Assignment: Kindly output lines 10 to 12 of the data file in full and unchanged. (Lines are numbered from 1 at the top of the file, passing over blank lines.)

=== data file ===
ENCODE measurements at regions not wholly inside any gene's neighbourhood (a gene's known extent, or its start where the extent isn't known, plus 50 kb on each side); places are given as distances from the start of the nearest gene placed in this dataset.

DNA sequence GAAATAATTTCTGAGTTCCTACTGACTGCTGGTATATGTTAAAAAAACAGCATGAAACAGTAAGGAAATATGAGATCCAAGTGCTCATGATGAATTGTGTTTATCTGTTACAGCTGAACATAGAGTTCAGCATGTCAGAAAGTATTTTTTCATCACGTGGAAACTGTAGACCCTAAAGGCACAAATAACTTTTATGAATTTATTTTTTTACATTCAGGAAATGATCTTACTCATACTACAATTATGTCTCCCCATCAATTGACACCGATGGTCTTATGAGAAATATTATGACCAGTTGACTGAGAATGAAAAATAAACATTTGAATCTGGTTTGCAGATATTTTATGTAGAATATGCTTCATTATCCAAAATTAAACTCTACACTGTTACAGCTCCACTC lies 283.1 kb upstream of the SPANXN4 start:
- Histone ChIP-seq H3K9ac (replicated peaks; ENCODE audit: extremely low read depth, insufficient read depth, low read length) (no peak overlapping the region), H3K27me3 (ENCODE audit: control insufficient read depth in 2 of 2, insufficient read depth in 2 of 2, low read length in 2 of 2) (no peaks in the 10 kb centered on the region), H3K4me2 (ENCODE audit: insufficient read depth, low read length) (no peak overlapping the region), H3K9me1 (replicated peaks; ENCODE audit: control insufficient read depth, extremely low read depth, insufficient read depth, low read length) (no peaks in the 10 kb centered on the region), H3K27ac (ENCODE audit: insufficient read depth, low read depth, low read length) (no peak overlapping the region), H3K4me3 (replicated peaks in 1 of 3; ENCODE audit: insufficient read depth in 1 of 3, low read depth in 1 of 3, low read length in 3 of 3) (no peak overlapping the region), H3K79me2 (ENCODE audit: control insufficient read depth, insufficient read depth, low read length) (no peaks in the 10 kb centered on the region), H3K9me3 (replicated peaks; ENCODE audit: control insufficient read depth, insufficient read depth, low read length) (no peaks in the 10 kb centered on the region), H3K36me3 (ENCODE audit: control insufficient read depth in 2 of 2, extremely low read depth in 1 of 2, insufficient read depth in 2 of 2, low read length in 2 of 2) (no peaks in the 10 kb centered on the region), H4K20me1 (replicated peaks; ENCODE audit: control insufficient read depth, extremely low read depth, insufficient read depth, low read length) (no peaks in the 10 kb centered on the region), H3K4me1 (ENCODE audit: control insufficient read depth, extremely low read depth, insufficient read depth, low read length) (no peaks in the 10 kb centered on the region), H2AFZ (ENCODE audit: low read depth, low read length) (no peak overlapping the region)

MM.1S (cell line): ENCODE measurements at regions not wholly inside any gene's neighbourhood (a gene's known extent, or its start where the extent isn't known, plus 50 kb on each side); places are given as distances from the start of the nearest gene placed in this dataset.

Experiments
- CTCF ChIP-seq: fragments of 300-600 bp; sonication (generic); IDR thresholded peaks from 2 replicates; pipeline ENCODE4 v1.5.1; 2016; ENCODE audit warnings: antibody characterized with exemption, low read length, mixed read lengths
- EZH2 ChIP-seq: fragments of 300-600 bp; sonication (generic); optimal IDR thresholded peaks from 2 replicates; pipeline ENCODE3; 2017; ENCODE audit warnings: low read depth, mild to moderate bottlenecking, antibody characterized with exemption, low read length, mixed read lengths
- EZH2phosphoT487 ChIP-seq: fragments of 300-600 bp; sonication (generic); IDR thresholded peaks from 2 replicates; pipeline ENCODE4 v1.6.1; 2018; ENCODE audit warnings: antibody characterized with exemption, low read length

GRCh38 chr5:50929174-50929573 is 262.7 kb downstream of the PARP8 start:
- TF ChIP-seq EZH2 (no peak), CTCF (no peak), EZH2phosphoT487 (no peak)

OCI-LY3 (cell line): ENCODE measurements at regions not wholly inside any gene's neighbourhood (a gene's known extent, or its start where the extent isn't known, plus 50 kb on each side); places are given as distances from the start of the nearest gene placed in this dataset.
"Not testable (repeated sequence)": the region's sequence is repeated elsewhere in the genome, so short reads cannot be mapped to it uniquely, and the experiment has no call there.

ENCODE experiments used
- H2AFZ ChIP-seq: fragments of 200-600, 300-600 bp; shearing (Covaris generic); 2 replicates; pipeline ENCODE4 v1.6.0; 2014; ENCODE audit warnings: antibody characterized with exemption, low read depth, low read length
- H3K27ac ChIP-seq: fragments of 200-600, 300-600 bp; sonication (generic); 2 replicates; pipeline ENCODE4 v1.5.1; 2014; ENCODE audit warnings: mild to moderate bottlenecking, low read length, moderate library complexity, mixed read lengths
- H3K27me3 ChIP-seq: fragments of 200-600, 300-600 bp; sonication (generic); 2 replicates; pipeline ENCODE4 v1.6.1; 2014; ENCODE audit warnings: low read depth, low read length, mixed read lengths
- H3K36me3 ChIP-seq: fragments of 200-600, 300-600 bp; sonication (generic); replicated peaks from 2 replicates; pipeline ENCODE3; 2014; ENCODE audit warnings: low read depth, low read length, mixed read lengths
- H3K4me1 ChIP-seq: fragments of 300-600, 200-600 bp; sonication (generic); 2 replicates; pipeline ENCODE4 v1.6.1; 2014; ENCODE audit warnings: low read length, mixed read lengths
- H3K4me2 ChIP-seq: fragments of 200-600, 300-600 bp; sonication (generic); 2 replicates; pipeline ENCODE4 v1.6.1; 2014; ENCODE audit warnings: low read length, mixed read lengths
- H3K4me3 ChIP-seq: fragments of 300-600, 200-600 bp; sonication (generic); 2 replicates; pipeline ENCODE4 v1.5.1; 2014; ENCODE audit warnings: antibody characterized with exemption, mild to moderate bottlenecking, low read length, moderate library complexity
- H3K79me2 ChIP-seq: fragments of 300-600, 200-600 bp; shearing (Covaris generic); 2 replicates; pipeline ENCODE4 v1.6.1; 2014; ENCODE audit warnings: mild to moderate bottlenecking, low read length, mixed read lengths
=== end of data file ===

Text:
- TF ChIP-seq EZH2 (no peak), CTCF (no peak), EZH2phosphoT487 (no peak)

OCI-LY3 (cell line): ENCODE measurements at regions not wholly inside any gene's neighbourhood (a gene's known extent, or its start where the extent isn't known, plus 50 kb on each side); places are given as distances from the start of the nearest gene placed in this dataset.
"Not testable (repeated sequence)": the region's sequence is repeated elsewhere in the genome, so short reads cannot be mapped to it uniquely, and the experiment has no call there.